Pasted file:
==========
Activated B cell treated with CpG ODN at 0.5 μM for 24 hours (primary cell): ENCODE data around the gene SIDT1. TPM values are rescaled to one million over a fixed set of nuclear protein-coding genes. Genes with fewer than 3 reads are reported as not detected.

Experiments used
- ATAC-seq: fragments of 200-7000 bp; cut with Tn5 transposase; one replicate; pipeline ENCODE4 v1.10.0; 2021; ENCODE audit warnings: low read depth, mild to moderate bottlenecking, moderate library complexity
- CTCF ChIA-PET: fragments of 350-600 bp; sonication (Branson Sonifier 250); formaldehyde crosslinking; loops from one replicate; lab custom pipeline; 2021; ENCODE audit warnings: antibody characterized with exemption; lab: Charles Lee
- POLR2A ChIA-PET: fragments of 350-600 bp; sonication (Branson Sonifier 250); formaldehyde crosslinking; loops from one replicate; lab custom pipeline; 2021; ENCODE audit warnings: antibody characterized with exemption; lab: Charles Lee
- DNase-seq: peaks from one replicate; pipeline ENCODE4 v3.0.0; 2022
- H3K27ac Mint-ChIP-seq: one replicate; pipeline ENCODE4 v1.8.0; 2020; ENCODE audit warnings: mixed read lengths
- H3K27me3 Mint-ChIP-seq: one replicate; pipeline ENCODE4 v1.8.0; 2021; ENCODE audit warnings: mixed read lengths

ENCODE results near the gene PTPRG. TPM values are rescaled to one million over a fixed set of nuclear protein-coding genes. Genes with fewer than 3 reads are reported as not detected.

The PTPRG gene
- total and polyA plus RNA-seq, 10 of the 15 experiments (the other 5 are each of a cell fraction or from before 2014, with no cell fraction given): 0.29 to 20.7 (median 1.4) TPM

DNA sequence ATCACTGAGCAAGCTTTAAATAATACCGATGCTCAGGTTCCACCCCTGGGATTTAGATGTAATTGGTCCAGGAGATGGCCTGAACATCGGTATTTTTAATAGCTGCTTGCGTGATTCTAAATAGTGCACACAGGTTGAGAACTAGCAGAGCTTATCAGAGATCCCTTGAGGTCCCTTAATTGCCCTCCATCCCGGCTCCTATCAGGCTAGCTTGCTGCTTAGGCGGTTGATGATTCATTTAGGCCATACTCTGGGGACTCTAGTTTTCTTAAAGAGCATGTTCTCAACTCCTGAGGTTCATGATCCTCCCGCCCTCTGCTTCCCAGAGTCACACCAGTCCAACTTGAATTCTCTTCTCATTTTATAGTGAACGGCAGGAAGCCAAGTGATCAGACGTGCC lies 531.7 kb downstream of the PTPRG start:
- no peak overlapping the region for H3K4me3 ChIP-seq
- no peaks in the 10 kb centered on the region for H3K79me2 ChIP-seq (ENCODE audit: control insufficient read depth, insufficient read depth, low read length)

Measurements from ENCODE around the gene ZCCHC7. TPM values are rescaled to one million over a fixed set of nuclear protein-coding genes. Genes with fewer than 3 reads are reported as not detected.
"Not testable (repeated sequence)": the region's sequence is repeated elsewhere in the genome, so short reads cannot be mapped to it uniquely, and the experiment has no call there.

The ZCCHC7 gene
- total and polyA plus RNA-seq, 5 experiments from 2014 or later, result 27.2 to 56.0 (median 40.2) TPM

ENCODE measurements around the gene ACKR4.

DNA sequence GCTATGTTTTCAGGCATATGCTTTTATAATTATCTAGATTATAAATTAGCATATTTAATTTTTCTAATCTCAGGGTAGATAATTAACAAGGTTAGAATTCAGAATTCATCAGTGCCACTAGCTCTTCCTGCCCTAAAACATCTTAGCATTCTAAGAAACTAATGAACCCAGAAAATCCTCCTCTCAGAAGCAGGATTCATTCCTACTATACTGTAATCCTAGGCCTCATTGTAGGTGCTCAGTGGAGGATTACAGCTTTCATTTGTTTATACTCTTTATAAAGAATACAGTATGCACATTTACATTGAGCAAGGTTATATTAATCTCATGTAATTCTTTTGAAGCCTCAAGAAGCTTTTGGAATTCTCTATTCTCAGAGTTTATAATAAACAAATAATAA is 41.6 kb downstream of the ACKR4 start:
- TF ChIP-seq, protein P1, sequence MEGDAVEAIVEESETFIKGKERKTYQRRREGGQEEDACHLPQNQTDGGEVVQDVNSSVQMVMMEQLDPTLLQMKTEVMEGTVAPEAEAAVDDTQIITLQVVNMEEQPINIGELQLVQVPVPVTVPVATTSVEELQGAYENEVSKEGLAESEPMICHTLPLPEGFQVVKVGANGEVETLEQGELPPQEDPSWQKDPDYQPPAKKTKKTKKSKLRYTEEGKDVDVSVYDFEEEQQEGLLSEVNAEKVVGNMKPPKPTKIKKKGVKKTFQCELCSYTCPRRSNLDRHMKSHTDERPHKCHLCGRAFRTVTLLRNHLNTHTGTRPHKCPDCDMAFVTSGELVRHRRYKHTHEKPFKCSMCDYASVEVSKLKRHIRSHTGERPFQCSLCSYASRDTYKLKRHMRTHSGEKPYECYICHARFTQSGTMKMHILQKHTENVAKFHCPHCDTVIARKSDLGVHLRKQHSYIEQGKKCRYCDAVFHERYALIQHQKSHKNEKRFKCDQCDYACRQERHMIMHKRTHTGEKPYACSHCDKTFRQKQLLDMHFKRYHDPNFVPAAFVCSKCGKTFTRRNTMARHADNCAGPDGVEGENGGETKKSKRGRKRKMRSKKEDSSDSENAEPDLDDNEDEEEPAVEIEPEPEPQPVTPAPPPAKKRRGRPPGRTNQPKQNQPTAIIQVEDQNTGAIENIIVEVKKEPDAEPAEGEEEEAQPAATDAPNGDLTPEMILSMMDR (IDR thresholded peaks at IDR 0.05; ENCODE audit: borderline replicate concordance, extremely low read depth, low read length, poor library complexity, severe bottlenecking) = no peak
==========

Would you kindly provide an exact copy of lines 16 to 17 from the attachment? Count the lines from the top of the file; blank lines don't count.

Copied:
"Not testable (repeated sequence)": the region's sequence is repeated elsewhere in the genome, so short reads cannot be mapped to it uniquely, and the experiment has no call there.

The ZCCHC7 gene